Countdown to Bush's Last Day

Grim Statistics

Monday, May 14, 2007

The Well's Run Dry

Hobnobbing with the president just isn't the thrill it used to be. Just ask the donors attending the annual GOP gala on Thursday, which took in over one-third less for the Republicans than the same event did last year. When you look at who the current head of the GOP is and the pathetic group wanting to take over for him, you can't blame the party faithful for holding onto their wallets. For those who actually did show up, they probably just had a bad day and felt like flushing $1500 down the toilet.

WASHINGTON (AP) -- President Bush helped raise $10.5 million for the national Republican Party at its annual gala on Thursday night, the smallest take in years for the event that came only months after the GOP lost control of both houses of Congress.

The Republican National Committee's spring fundraising gala hosted by the president raised $17 million last year, $15 million in 2005 and $14 million in 2003. When Bush was seeking re-election to the White House in 2004, the dinner brought in a record $38.5 million.

Bush defended his policies on the Iraq war, to a friendly reception, but didn't directly criticize Democrats, despite tussles with them over a war spending bill.

Shortly after Bush left the dinner, on Capitol Hill the House voted, largely along party lines, to pay for military operations in Iraq on an installment plan, defying Bush's threat to veto it in a test of wills over the unpopular war. The measure now goes to the Senate.

The cocktail reception drew about 800 people to the cavernous DC Armory, where they dined standing up on tenderloin sandwiches, crabcakes, vegetables and hummus. The ticket price was $1,500 a person, though many donated more.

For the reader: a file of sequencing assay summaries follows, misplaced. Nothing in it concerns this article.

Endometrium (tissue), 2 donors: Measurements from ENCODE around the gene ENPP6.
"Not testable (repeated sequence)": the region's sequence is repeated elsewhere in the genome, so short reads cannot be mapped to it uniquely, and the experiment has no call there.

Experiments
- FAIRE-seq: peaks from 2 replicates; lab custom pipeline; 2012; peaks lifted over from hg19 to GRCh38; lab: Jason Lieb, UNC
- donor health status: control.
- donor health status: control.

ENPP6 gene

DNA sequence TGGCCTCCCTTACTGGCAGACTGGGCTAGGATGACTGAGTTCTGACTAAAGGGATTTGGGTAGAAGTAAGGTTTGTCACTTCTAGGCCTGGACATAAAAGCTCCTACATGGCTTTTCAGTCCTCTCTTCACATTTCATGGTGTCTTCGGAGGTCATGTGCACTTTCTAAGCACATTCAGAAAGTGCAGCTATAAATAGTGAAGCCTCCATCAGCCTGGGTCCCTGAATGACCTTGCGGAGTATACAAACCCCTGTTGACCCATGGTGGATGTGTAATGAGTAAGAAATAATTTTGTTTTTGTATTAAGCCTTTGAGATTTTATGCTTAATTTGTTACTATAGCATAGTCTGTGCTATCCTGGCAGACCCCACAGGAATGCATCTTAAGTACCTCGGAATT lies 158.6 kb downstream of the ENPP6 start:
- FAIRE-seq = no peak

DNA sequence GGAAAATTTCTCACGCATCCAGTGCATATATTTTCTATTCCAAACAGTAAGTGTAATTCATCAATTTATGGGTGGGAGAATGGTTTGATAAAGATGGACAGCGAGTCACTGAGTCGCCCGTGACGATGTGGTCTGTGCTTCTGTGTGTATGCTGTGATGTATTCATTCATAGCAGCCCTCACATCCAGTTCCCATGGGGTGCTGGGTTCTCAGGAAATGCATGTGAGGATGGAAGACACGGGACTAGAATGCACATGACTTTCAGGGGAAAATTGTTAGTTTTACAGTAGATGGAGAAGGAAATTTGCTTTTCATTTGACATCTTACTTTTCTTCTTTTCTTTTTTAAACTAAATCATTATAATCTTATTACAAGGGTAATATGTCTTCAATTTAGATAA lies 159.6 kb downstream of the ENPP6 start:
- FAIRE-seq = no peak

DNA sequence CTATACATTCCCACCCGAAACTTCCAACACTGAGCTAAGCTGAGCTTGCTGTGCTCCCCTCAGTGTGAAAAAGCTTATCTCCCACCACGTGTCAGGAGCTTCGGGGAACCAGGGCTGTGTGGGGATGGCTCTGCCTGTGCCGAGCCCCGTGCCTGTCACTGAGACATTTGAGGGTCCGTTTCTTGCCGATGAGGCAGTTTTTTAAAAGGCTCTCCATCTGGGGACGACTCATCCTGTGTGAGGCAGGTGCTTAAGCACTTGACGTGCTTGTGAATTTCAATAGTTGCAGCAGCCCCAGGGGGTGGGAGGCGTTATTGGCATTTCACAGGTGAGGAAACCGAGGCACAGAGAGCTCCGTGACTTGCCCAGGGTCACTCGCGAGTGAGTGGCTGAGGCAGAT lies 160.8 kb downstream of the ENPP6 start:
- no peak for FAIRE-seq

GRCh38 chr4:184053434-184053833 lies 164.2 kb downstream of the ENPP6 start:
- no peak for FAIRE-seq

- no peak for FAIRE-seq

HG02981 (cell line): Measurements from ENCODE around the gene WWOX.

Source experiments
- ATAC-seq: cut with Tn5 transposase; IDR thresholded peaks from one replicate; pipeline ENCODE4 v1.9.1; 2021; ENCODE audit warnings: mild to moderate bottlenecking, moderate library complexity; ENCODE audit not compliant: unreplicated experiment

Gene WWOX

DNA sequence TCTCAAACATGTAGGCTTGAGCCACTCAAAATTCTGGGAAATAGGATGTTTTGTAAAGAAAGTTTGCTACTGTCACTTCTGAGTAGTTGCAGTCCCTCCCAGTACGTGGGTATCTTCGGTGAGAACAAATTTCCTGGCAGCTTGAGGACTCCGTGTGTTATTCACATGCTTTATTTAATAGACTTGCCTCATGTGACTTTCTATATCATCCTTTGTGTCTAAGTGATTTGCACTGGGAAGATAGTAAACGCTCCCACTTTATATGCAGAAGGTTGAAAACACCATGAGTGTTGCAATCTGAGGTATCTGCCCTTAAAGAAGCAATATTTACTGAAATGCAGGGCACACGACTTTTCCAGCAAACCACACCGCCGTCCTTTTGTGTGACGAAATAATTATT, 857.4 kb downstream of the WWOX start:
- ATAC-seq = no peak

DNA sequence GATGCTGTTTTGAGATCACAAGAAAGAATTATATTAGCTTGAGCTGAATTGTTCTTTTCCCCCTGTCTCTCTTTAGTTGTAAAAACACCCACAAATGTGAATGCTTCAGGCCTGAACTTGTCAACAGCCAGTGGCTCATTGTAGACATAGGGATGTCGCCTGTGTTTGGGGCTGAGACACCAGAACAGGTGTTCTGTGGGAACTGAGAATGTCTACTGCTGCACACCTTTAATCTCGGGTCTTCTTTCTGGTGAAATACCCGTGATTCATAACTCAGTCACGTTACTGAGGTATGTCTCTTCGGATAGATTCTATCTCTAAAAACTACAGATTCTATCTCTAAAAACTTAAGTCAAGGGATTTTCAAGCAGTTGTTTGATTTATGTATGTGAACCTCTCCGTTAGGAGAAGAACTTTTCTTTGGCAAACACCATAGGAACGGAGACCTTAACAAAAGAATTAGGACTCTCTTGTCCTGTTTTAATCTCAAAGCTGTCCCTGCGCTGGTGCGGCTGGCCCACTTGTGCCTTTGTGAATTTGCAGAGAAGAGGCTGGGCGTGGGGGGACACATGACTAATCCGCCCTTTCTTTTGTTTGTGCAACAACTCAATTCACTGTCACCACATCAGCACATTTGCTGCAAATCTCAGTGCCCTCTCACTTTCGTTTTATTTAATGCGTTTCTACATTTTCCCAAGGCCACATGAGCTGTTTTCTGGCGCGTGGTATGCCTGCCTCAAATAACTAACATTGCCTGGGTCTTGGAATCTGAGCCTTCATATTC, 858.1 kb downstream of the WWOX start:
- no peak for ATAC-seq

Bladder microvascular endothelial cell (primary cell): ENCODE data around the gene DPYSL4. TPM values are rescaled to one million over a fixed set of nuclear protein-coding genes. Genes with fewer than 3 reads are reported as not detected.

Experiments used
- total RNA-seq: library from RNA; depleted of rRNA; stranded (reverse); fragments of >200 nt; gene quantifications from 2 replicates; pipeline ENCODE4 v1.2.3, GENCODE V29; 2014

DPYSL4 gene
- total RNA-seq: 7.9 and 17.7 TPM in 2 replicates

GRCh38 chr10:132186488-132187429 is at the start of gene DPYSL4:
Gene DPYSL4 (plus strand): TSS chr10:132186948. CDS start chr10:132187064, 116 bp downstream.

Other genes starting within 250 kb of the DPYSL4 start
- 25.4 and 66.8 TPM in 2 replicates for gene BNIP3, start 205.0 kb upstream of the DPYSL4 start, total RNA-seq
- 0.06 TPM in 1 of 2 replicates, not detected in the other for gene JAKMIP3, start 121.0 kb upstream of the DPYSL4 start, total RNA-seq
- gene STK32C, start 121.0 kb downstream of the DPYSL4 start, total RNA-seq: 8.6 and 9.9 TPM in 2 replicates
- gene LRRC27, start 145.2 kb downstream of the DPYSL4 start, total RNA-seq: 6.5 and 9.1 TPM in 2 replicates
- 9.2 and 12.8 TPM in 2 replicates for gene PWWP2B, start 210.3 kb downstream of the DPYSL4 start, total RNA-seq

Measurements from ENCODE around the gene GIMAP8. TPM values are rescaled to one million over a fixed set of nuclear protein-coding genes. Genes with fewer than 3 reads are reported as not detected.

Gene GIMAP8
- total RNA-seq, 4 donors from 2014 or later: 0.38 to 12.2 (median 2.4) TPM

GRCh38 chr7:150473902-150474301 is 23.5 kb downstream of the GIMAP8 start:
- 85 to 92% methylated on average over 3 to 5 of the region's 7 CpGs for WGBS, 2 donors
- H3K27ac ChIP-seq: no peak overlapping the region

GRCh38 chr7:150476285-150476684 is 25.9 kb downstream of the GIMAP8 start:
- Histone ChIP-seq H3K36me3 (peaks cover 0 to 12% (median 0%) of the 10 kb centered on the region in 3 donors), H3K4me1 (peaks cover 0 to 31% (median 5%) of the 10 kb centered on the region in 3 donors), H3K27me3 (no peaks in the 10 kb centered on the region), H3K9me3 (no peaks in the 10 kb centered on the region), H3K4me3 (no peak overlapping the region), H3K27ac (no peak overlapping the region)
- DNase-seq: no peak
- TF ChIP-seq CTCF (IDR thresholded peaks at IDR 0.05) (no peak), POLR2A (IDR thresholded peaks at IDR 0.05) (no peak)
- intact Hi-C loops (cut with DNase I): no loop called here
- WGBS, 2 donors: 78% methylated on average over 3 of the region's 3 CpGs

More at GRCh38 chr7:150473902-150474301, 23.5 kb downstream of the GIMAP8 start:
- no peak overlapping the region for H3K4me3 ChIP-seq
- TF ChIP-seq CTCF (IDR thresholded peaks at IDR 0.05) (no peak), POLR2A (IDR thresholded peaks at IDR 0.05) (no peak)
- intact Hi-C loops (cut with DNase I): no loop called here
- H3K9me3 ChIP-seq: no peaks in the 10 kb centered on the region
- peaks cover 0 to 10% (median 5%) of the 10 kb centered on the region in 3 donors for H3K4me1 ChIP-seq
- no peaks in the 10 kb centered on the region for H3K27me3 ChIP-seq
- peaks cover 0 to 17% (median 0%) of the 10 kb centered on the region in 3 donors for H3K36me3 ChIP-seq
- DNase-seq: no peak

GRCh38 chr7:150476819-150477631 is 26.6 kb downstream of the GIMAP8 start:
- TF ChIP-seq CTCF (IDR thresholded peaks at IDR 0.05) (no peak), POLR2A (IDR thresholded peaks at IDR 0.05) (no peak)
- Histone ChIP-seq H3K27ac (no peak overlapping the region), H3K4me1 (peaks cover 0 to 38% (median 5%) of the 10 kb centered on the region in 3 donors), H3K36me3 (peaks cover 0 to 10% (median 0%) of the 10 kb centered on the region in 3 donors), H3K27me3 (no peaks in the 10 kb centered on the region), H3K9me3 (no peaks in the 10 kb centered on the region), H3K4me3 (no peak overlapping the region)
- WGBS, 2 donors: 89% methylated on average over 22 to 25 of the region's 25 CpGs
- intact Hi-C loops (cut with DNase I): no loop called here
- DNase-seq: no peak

The president put a positive spin on the night, saying donors would help return Washington to domination by the GOP, both in the White House and on Capitol Hill.

"I believe we're the party of the entrepreneur. I believe we're the party of the doer, the dreamer, the people that work," Bush said. "I believe that we're the party of low taxes. And I know we're the party of strong national defense to protect the United States of America."

The latest fundraising filings for the parties, released in April, showed that national Democrats have nearly eliminated Republicans' traditional fundraising advantage. (Compare fundraising by candidate and party)

The Republican National Committee and its House and Senate committees barely edged out their Democratic counterparts in first-quarter fundraising. Each side raised just over $47 million but the GOP came out on top by a difference of just $76,049.66. The Democrats spent much less in the first three months of the year, so they had more in the bank as of the April filings.

The Democratic advantage came from the congressional committees, which outraised the Republicans now that they hold majorities in the House and Senate.

The Republican National Committee, meanwhile, raised $24.6 million to the Democratic National Committee's $15 million. The national parties' money is typically targeted more toward the presidential contest, likely to be the case this cycle with the 2008 White House race.

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